Achyutanand Dwivedi’s victory at Cannes Film Festival marks a milestone for India
It was a challenging yet interesting task since the guidelines instructed filmmakers to shoot on vertical format instead of the regular horizontal format.
In the three-minute short film, ‘Seed Mother’, Achyutanand Dwivedi follows around Rahibai Soma Popere, who explains the need of agro-biodiversity in a time when the health of people as young 20 is under jeopardy. Dwivedi’s three-minute long film not only helped Rahibai’s story reach a global audience but also earned the filmmaker the third prize in Nespresso Talents 2019. A prestigious award held annually as part of the Cannes Critics’ Week, the award ceremony helps encourage new perspectives in filmmaking. In its fourth year, it is a contest limited to the films that are shot in a vertical 9/16 video format.
Dwivedi’s film appeared in this year’s theme, ‘We Are What We Eat’, which aims at exploring the concepts like diversity, cultural knowledge, and experiences through food. Rahibai, who has a deep understanding of crop diversity, put her knowledge to use in order to create a nursery of Blackberry with over 4000 seedlings. She then established a nursery of hyacinth beans (9 types)-5000 seedlings, rice, vegetables, and shared them with 210 farmers in 7 villages of Akole Block. As a member of Kalsubai Parisar Biyanee Samvardhan Samiti, Akole, she has established a community seed bank in her own house for conservation and revival of crop diversity and wild food resources.
‘Seed Mother’ in its limited three-minutes records Rahibai’s motivation to take forward the initiative she had taken almost 10-years-ago. In the film she explains that with the increasing diseases among young Indians, it is necessary our diet is well maintained. She puts forward the importance of farming which is often ignored by the residents of urban spaces, and as the film moves forward she explains how she is trying to create an awareness about healthy diet. As we hear Rahibai’s voice in the background, the vertical frame spans around the edges of seeds and crops taking us deeper into a venture which continues to remain unknown in a so-called developing world.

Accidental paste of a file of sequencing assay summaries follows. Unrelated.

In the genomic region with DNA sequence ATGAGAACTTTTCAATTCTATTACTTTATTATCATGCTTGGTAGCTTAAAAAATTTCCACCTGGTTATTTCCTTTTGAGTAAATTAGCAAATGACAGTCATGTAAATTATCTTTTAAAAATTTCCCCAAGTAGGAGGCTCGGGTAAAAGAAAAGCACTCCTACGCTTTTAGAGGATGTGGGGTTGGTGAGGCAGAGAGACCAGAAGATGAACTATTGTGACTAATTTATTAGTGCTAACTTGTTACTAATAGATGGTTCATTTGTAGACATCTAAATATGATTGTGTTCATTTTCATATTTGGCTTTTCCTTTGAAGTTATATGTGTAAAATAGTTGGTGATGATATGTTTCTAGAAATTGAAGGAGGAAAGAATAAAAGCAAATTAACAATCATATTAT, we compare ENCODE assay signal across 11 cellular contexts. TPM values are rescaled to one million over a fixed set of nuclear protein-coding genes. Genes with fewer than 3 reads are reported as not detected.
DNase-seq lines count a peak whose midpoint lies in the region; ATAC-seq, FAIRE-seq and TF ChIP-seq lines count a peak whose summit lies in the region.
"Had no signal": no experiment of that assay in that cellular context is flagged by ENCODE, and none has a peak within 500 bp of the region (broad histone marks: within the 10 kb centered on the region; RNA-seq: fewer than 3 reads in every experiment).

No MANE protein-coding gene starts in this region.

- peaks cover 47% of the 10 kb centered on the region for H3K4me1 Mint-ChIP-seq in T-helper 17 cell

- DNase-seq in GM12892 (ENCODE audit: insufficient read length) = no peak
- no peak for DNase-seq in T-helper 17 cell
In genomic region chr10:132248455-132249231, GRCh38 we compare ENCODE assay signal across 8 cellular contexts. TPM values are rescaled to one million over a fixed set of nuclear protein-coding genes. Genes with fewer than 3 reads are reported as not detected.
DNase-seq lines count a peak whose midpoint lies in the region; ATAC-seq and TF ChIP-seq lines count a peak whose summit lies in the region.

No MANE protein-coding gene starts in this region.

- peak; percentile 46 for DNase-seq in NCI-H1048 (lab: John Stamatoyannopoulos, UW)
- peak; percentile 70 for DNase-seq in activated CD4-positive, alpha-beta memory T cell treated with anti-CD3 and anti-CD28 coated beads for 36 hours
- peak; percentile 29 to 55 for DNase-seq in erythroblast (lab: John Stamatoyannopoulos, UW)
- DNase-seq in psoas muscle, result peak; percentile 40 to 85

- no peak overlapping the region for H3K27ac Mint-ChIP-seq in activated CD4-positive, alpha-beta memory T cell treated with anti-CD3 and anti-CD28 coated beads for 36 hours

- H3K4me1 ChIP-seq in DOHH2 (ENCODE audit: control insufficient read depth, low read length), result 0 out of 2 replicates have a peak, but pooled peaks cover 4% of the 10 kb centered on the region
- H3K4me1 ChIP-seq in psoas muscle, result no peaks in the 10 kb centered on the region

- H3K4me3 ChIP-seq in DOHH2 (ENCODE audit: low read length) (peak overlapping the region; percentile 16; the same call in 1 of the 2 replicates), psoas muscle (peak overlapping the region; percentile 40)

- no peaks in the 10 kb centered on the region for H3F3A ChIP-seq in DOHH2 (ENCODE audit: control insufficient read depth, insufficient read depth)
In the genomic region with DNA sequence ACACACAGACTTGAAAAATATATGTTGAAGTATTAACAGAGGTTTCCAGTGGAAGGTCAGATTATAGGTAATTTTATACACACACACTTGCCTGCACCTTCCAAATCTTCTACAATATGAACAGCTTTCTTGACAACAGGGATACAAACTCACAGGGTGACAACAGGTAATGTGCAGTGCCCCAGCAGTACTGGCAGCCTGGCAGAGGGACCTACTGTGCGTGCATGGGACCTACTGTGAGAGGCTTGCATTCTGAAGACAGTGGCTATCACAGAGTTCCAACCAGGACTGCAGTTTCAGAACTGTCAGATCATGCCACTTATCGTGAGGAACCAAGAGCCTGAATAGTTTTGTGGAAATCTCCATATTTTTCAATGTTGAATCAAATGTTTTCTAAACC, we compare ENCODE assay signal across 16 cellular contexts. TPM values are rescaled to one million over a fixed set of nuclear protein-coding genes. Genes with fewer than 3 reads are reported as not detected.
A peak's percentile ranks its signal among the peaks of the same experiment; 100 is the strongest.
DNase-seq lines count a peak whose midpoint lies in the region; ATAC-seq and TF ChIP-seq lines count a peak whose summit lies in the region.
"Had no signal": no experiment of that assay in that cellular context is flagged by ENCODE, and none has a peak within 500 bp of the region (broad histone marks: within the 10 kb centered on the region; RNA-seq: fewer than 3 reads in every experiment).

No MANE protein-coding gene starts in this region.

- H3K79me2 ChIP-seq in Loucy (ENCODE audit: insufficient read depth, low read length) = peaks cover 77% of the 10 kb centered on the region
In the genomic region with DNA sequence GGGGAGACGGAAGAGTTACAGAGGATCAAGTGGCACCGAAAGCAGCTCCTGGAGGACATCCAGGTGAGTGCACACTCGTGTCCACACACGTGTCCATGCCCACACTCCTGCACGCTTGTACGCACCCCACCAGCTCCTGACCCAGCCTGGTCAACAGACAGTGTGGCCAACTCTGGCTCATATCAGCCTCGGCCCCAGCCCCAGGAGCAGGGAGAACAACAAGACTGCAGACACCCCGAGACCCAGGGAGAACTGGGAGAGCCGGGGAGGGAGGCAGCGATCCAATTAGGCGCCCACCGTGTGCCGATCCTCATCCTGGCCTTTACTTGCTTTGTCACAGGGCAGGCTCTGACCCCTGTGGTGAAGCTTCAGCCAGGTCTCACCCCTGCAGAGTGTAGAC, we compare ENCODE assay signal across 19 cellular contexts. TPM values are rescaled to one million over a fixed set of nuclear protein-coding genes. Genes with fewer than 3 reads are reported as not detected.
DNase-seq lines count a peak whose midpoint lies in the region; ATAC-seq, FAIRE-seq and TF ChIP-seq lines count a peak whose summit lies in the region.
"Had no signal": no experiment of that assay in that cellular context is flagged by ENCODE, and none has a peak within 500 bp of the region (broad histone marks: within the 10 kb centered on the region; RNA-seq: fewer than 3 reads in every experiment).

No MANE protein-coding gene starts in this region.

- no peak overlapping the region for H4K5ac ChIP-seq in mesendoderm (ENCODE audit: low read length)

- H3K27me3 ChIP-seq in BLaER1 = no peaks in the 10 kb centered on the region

The film picks up on the theme in a rather contradicting tone, where Dwivedi subtly points out the need to switch to proper diet which continues to remain an ignored factor among people in the cities. Due to the compulsion of shooting the film in a vertical frame, Dwivedi was able to focus on what was more important and the film maintained a focused structure throughout. During a conversation with Anupama Chopra for Film Companion, Dwivedi mentioned that it was the vertical format which had excited him the most. He said, “When we shoot we make our eyes travel from left to right...when you narrow down the frame from left and right, you get a lot of space on top and bottom. You can use that to move the eyes from top to bottom...not only visually but also conceptually.” The format has motivated Dwivedi to pick up more such works that rely on it, and he is also planning on working on a full length documentary. He has explained, “I see myself doing experiential documentaries to express myself through interesting themes and subjects.”
Dwivedi’s win at the Nespresso Talents 2019 is a big win for India since it is the only trophy that has come home this year from Cannes. Other than Dwivedi who won the third position, the contest was won by New Zealand's Josh Morrice for ‘Subak’, about rice cultivation in Bali, while the second prize went to Mexican filmmaker Marco Aurelio Celis' ‘Ruffo’. The contest had received nearly 371 videos from 47 countries on three categories: Farming and Biodiversity, Food Heritage and the Value Chain and Food in Popular Cultures.
Watch Dwivedi’s award winning short film here.